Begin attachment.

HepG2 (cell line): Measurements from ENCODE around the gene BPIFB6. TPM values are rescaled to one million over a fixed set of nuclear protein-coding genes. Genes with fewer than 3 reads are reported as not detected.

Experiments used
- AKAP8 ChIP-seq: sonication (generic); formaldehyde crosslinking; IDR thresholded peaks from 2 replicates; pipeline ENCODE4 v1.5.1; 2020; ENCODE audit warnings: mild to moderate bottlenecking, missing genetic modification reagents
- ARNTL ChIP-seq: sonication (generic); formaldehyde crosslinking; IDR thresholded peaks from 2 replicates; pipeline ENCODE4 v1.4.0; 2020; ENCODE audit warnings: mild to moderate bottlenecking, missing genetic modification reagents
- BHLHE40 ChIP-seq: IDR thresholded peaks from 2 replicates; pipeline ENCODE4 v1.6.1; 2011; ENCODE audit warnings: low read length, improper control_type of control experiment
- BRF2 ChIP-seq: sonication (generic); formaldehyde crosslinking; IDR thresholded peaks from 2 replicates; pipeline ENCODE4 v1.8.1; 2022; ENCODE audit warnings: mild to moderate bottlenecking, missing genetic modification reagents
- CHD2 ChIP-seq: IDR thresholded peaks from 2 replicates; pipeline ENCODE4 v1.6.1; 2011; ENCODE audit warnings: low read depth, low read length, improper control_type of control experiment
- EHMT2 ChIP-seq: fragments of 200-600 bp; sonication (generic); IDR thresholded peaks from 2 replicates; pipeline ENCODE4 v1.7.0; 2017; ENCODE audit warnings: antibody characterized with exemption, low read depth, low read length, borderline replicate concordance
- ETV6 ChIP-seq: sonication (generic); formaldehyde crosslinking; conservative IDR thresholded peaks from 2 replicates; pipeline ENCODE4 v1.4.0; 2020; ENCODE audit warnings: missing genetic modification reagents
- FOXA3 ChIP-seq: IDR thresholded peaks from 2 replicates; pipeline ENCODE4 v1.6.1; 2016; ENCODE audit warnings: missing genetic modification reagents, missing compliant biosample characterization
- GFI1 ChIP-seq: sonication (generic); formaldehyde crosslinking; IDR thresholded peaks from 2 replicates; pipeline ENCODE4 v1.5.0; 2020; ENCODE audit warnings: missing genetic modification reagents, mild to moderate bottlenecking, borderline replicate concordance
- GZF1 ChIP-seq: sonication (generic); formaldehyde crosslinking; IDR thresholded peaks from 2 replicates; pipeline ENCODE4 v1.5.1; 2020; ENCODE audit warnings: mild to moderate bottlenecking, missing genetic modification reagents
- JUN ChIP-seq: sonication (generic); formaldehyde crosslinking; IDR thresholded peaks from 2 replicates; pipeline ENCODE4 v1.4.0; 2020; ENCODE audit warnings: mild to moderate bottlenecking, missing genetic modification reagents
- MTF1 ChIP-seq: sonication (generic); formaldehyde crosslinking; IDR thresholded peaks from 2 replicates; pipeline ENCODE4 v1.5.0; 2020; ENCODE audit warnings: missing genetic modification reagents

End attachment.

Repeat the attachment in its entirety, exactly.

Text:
HepG2 (cell line): Measurements from ENCODE around the gene BPIFB6. TPM values are rescaled to one million over a fixed set of nuclear protein-coding genes. Genes with fewer than 3 reads are reported as not detected.

Experiments used
- AKAP8 ChIP-seq: sonication (generic); formaldehyde crosslinking; IDR thresholded peaks from 2 replicates; pipeline ENCODE4 v1.5.1; 2020; ENCODE audit warnings: mild to moderate bottlenecking, missing genetic modification reagents
- ARNTL ChIP-seq: sonication (generic); formaldehyde crosslinking; IDR thresholded peaks from 2 replicates; pipeline ENCODE4 v1.4.0; 2020; ENCODE audit warnings: mild to moderate bottlenecking, missing genetic modification reagents
- BHLHE40 ChIP-seq: IDR thresholded peaks from 2 replicates; pipeline ENCODE4 v1.6.1; 2011; ENCODE audit warnings: low read length, improper control_type of control experiment
- BRF2 ChIP-seq: sonication (generic); formaldehyde crosslinking; IDR thresholded peaks from 2 replicates; pipeline ENCODE4 v1.8.1; 2022; ENCODE audit warnings: mild to moderate bottlenecking, missing genetic modification reagents
- CHD2 ChIP-seq: IDR thresholded peaks from 2 replicates; pipeline ENCODE4 v1.6.1; 2011; ENCODE audit warnings: low read depth, low read length, improper control_type of control experiment
- EHMT2 ChIP-seq: fragments of 200-600 bp; sonication (generic); IDR thresholded peaks from 2 replicates; pipeline ENCODE4 v1.7.0; 2017; ENCODE audit warnings: antibody characterized with exemption, low read depth, low read length, borderline replicate concordance
- ETV6 ChIP-seq: sonication (generic); formaldehyde crosslinking; conservative IDR thresholded peaks from 2 replicates; pipeline ENCODE4 v1.4.0; 2020; ENCODE audit warnings: missing genetic modification reagents
- FOXA3 ChIP-seq: IDR thresholded peaks from 2 replicates; pipeline ENCODE4 v1.6.1; 2016; ENCODE audit warnings: missing genetic modification reagents, missing compliant biosample characterization
- GFI1 ChIP-seq: sonication (generic); formaldehyde crosslinking; IDR thresholded peaks from 2 replicates; pipeline ENCODE4 v1.5.0; 2020; ENCODE audit warnings: missing genetic modification reagents, mild to moderate bottlenecking, borderline replicate concordance
- GZF1 ChIP-seq: sonication (generic); formaldehyde crosslinking; IDR thresholded peaks from 2 replicates; pipeline ENCODE4 v1.5.1; 2020; ENCODE audit warnings: mild to moderate bottlenecking, missing genetic modification reagents
- JUN ChIP-seq: sonication (generic); formaldehyde crosslinking; IDR thresholded peaks from 2 replicates; pipeline ENCODE4 v1.4.0; 2020; ENCODE audit warnings: mild to moderate bottlenecking, missing genetic modification reagents
- MTF1 ChIP-seq: sonication (generic); formaldehyde crosslinking; IDR thresholded peaks from 2 replicates; pipeline ENCODE4 v1.5.0; 2020; ENCODE audit warnings: missing genetic modification reagents